The Rag

The Rag

= The Rag : Pioneering Underground Paper from Austin =

The Rag was an underground paper published in Austin, Texas from 1966-1977. The sixth member of the Underground Press Syndicate, The Rag was one of the most influential of the early underground papers, known for its unique blend of radical politics, alternative culture and humor.

Early history

The Rag first hit the streets in Austin on October 10, 1966. [ [ Afterword by Gregg Barrios - The Texas Observer ] ] [ Thorne Dreyer] and [ Carol Neiman] were the original editors of the paper. (They were called “funnels” in keeping with the paper’s democratic structure) The Rag was closely associated with SDS and played a major role in bringing together the anarchist-leaning New Lefties and Austin’s rich countercultural community, helping to merge them into a major political force.

Former staffer Alice Embree recalls that “The Rag covered what was not covered by the ‘straight’ press. The writers participated in the political and cultural uprising and also wrote about it. And they told you where to get a chicken dinner for 35 cents.” The Rag featured the writing of major New Left figures like Gary Thiher, Jeff Shero, [ Robert Pardun] and [ Greg Calvert] [] . It covered the Austin rock scene which was one of the birthplaces of the psychedelic music phenomenon.

The Rag would become virtually indistinguishable from the community it served, helping to coalesce and mobilize the movement in Austin, both as a news source and as a direct agent of change. It would exert significant influence nationally as well, becoming what historian Laurence Leamer called “one of the few legendary undergrounds.”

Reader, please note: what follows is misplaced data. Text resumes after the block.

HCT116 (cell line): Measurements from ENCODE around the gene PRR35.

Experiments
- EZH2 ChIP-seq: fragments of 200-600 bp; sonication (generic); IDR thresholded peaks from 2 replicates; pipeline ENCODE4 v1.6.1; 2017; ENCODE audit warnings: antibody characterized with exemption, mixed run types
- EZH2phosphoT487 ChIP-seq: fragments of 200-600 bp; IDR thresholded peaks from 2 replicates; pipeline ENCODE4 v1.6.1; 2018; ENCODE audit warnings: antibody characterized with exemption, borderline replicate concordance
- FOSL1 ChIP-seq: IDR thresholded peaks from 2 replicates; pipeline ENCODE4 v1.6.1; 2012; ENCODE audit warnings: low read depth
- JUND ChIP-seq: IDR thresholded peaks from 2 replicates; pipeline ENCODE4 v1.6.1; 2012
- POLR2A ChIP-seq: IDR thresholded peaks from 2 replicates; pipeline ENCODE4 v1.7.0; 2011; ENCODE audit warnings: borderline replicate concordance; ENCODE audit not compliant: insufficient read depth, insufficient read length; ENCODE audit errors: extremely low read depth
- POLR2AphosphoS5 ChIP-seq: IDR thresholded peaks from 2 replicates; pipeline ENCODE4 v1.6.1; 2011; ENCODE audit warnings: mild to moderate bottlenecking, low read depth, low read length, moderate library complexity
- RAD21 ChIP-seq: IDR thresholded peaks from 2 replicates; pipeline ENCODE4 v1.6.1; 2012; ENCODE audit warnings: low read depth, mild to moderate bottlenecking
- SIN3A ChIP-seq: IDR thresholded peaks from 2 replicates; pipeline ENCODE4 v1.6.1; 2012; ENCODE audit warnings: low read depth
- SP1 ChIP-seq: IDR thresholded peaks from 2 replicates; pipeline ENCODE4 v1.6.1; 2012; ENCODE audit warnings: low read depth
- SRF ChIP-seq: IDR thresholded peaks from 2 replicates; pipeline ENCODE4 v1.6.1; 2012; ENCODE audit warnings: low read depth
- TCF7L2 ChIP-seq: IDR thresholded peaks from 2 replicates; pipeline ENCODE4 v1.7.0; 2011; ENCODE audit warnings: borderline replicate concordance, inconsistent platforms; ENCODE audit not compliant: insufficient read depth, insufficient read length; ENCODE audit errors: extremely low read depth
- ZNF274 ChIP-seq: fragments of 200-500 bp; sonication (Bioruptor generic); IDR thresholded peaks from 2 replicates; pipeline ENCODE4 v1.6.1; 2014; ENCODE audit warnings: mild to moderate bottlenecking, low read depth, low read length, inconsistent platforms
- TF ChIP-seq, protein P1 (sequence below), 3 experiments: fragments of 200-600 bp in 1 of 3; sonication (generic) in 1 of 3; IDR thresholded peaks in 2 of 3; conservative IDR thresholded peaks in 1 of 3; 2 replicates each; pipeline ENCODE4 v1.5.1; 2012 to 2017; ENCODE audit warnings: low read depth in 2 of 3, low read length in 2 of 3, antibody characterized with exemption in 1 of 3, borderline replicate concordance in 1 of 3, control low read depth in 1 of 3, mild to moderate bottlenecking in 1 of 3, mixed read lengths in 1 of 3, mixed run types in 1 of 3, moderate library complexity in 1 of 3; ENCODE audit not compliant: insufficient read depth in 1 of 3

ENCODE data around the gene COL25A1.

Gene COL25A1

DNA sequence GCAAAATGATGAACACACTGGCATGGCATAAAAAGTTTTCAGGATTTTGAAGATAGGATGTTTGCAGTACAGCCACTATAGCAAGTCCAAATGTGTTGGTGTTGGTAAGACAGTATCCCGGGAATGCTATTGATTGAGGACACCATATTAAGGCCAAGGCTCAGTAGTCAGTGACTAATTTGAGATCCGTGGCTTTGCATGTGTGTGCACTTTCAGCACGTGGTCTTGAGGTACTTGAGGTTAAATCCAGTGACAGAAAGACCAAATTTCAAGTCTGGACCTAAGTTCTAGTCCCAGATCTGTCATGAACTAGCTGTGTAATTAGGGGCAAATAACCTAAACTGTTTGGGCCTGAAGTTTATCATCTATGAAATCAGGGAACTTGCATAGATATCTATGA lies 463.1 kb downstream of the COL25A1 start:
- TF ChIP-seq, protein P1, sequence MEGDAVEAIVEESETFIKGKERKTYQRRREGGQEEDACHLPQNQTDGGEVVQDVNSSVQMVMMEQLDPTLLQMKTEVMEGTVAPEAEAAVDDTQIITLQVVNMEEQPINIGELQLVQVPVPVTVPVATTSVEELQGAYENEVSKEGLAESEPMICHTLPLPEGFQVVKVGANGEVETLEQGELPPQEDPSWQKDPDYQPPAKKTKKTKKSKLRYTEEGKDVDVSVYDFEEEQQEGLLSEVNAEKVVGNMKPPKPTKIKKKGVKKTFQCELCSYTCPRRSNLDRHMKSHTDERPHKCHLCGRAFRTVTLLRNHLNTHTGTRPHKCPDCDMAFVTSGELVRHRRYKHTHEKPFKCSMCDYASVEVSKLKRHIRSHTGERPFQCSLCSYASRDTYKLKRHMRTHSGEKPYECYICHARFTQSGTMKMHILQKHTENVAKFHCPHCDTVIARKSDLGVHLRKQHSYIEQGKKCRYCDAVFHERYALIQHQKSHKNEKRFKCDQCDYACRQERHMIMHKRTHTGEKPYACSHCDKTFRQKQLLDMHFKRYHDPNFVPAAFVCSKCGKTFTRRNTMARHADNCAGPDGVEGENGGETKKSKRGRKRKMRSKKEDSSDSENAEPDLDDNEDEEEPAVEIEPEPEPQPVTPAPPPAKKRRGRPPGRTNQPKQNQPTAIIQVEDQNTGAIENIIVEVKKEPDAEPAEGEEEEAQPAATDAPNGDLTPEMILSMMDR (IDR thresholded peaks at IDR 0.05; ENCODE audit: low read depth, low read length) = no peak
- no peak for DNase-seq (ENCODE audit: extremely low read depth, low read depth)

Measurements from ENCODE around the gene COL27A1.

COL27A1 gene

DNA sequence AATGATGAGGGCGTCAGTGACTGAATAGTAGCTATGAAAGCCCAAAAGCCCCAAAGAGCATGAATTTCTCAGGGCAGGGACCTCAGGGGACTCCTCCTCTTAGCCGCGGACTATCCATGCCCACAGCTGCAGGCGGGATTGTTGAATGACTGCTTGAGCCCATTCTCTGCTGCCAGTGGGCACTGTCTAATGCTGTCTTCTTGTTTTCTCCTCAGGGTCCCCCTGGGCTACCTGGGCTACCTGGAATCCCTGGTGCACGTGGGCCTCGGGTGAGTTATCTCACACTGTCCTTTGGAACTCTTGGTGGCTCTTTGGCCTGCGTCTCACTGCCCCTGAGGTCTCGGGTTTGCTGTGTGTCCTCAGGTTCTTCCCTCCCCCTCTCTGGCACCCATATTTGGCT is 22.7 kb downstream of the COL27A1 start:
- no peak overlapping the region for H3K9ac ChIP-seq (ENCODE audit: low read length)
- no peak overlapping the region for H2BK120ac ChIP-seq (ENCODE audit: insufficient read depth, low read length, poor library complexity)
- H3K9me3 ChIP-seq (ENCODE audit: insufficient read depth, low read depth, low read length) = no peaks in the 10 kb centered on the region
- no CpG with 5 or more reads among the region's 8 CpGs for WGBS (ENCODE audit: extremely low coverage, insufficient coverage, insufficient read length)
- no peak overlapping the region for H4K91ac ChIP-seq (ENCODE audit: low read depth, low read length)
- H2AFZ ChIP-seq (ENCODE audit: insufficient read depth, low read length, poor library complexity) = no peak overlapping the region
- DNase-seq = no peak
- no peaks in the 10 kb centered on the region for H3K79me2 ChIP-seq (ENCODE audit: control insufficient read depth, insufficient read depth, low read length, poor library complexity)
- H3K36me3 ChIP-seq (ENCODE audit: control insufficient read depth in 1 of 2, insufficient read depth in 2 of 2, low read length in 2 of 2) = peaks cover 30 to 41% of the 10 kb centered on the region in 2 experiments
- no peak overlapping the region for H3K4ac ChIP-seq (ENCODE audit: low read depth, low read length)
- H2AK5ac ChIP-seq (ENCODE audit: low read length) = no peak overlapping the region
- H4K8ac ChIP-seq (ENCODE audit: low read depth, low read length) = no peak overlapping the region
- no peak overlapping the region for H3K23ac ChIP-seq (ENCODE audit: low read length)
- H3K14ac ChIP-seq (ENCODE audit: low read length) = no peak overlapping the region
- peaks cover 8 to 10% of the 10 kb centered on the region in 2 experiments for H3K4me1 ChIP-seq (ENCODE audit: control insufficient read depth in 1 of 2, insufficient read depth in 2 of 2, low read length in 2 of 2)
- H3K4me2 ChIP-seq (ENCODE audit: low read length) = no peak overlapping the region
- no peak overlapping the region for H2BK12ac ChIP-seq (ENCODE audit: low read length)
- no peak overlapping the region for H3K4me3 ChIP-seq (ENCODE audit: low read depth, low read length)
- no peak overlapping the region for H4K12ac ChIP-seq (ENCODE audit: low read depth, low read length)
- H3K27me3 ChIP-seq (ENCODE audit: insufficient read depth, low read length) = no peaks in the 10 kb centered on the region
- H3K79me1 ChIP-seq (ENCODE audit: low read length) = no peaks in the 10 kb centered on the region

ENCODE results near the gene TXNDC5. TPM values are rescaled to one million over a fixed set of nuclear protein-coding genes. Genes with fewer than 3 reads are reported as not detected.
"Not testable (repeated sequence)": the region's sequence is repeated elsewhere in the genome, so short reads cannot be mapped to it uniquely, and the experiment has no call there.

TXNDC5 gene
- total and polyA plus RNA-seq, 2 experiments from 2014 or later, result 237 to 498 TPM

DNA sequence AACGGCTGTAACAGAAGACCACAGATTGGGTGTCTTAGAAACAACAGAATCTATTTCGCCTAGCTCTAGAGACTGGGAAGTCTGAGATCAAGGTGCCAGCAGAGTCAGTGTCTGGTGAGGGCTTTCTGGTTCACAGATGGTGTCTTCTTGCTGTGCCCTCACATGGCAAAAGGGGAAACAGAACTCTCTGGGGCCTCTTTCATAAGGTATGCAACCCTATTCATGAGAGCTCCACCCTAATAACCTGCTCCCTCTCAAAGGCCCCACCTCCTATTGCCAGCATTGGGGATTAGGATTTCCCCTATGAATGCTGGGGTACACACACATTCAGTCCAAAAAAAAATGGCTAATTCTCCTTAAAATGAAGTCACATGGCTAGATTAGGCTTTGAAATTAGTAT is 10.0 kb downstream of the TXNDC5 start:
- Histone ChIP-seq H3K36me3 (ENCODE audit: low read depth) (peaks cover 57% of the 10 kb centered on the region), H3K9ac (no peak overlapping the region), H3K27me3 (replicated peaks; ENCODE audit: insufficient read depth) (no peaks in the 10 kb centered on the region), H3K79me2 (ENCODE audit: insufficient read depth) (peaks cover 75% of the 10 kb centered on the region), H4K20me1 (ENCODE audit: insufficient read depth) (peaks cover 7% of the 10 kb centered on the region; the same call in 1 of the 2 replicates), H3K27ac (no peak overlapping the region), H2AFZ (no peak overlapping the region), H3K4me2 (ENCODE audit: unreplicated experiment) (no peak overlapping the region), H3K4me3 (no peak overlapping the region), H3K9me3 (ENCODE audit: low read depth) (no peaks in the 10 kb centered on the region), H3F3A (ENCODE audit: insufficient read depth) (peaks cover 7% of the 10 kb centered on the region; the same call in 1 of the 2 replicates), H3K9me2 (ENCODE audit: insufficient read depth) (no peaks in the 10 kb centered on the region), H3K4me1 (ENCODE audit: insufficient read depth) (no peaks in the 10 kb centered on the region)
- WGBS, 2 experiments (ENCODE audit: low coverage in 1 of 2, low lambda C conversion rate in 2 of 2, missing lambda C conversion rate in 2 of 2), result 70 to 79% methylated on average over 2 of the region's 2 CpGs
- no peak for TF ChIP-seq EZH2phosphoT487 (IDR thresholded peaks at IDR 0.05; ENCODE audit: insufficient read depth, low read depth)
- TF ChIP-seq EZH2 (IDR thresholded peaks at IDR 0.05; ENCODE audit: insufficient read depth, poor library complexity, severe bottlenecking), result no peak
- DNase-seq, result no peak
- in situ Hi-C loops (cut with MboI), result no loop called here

Featured content

The Rag featured news coverage and commentary on the War in Vietnam and the movement opposing it, the civil rights struggles, the student freedom movement, the development of the New Left and SDS, the psychedelic rock and folk music scenes, and the sixties counterculture movement, of which Austin was a major outpost. It also carried national and world news and opinion from Liberation News Service (LNS) and from other underground newspapers around the country.

The Fabulous Furry Freak Brothers, Gilbert Shelton’s iconic sixties comic strip, was born in The Rag. Artist Jim Franklin -- whose surrealist armadillos helped to place the ugly little armored critters right up there with the longhorn as a symbol of Texas -- designed many of the paper’s covers. God Nose, a strip by the late [ Jack Jackson (Jaxon)] , ran in The Rag. (Jaxon is attributed by many with having created the first underground comic book.) [ Alan Pogue] , who was staff photographer for eight years, is now acclaimed for his vast body of work, marked by striking social commentary.

Over its life span the paper evolved with the times, for a while becoming one of the strongest voices of the women’s liberation movement and later focusing on local politics, covering Austin city government, neighborhood protests and the labor movement. As Glenn Scott recalls about the later Rag, one “could not have imagined a more democratic process than a Rag copy meeting. An all volunteer group of self-taught editors and copy writers debated the sexism and violence in pornography, the corporate influence in utility policies, and the CIA’s involvement in Chile. And how much space went to the Free Clinic benefit and the Freak Brothers.”